Here's a quick run down and some tips!
You probably shouldn't come out around holidays or stressful family events.
Be clear with the person you’re coming out to about who else you are out to so they don’t out you to other people accidentally.
Specify what changes you want to make now, e.g. new name, new pronouns, etc.
Specify, if it’s appropriate (e.g. when coming out to a parent or close friend), what changes you may want to make in the future, e.g. hormones, surgery, etc. Don’t feel obligated to share this information to anyone but people you are close with.
Remind them that you’re still the same person you’ve always been.
Be kind and patient with them if they are sad, confused, shocked, or scared. Don’t engage if they are hostile or refuse to even try to understand or accept you.
Coming out in person:
Plan what you’re going to say ahead of time. It will save you the difficulty of having to figure out how to phrase things when you’re nervous.
Choose a time when the person is not busy and is in a good mood.
Try to anticipate questions they might have and plan how you will respond.
Writing a letter:
This is a good method if you get very anxious coming out to people in person.
Proofread and revise; try to have someone else read it if possible (you can post it (anonymously if necessary) on online support forums if you aren’t out to anyone).
Give it to them and then give them space to read it, but still make sure you are still accessible.
Coming out on social media:
It’s often a good idea to tell close friends and relatives personally before coming out on social media
A brief post explaining the changes that need to be made (e.g. name, pronouns, gendered terms like niece/nephew, etc.) should suffice.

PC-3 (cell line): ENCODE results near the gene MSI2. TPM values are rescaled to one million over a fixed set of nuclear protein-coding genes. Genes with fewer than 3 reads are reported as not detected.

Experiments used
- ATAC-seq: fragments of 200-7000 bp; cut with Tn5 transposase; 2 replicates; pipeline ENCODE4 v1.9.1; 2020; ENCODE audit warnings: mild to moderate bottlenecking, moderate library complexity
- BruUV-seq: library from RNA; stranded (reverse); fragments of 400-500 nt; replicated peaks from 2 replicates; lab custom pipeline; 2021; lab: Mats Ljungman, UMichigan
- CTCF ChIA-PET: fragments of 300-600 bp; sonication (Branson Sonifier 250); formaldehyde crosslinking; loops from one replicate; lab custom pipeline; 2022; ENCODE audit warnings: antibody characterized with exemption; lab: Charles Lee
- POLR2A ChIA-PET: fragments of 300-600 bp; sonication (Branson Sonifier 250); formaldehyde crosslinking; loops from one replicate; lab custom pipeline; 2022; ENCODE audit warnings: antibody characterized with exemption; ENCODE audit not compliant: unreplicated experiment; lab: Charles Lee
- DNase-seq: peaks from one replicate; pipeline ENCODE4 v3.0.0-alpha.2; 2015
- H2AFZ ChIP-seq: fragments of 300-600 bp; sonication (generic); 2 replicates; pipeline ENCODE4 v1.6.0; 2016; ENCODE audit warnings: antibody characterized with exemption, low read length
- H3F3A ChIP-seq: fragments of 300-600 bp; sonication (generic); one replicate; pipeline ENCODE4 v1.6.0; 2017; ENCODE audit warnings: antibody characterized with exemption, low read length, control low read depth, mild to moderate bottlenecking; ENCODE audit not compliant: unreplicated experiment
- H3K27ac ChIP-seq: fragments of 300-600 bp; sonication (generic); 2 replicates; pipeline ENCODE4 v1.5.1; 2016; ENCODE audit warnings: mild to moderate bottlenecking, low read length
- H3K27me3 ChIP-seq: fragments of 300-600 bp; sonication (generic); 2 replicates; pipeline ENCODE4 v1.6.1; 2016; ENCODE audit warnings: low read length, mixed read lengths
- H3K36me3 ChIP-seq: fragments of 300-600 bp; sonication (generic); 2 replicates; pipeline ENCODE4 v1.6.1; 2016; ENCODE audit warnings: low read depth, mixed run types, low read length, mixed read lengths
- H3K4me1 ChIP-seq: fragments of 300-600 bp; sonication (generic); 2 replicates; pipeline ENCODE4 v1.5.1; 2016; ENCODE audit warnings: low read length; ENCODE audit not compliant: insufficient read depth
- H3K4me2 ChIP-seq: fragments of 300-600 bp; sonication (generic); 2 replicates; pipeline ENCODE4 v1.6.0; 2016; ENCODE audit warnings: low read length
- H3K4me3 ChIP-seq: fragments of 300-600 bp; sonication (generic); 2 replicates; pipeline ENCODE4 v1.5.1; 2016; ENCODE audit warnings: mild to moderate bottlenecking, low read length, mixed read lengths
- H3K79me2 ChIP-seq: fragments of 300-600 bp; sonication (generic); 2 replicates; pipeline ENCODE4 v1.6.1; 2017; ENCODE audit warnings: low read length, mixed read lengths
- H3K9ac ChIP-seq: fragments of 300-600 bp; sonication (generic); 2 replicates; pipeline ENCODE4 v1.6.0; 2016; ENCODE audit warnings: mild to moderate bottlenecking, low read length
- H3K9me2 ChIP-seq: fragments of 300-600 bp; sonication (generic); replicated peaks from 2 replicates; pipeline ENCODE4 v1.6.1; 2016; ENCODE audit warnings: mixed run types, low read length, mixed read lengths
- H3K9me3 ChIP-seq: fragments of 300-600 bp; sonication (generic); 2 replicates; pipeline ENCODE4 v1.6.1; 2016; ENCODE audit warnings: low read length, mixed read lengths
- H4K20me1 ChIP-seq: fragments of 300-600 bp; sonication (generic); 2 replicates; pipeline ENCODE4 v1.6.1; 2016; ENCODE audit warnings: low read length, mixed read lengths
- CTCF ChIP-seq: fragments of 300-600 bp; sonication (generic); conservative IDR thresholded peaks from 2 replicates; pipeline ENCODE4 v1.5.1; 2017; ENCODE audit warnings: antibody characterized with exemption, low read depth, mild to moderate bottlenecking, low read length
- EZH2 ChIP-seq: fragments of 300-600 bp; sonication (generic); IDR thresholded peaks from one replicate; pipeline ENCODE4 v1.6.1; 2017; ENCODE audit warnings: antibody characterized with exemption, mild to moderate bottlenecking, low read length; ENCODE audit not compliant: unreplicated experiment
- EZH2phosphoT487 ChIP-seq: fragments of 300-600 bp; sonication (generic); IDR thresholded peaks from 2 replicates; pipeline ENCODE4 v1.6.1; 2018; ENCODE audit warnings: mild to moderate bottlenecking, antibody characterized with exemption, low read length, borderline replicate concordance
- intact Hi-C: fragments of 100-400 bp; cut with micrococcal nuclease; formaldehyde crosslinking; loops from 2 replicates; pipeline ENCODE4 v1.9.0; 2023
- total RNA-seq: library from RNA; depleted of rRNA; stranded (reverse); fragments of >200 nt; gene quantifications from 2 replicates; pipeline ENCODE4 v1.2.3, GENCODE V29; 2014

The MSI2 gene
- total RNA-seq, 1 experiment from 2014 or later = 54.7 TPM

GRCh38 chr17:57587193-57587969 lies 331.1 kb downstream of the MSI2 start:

You can also just change your name on the account and wait for people to catch on
Really, you can do anything you want. Coming out on social media is pretty flexible.
If you have conservative people who follow/friend you on your account, be prepared for the possibility of rude comments. Feel free to block/unfriend them.
Coming out with a powerpoint:
Is a bit more of a formal way, but it works great for some people.
Helps you organize your thoughts.
You can add silly slide transitions if you want to be a bit less serious about it.
If you’re nervous:
Consider how you will respond ahead of time if people react badly, but don’t dwell on it.
Tell someone you’re already out to so they can provide moral support.
Communicate frequently. Tell them when they do things that upset or hurt you. Ask them what you can do to make the change easier for them.
As long as they’re trying, be patient. Adjusting to a new name, pronouns, and way of seeing someone takes time. Give gentle reminders when they slip up.
Provide resources for them to be able to understand more.
Be prepared for conflict. It can take a while for people to understand.
Rely on your support system.
Encourage the person/people you came out to to rely on their support system. Acknowledge that having a loved one come out can be difficult or scary, but discourage them from trying to make you deal with their fears and confusion. If possible, direct them to a local support group for family and friends of LGBTQ+ people.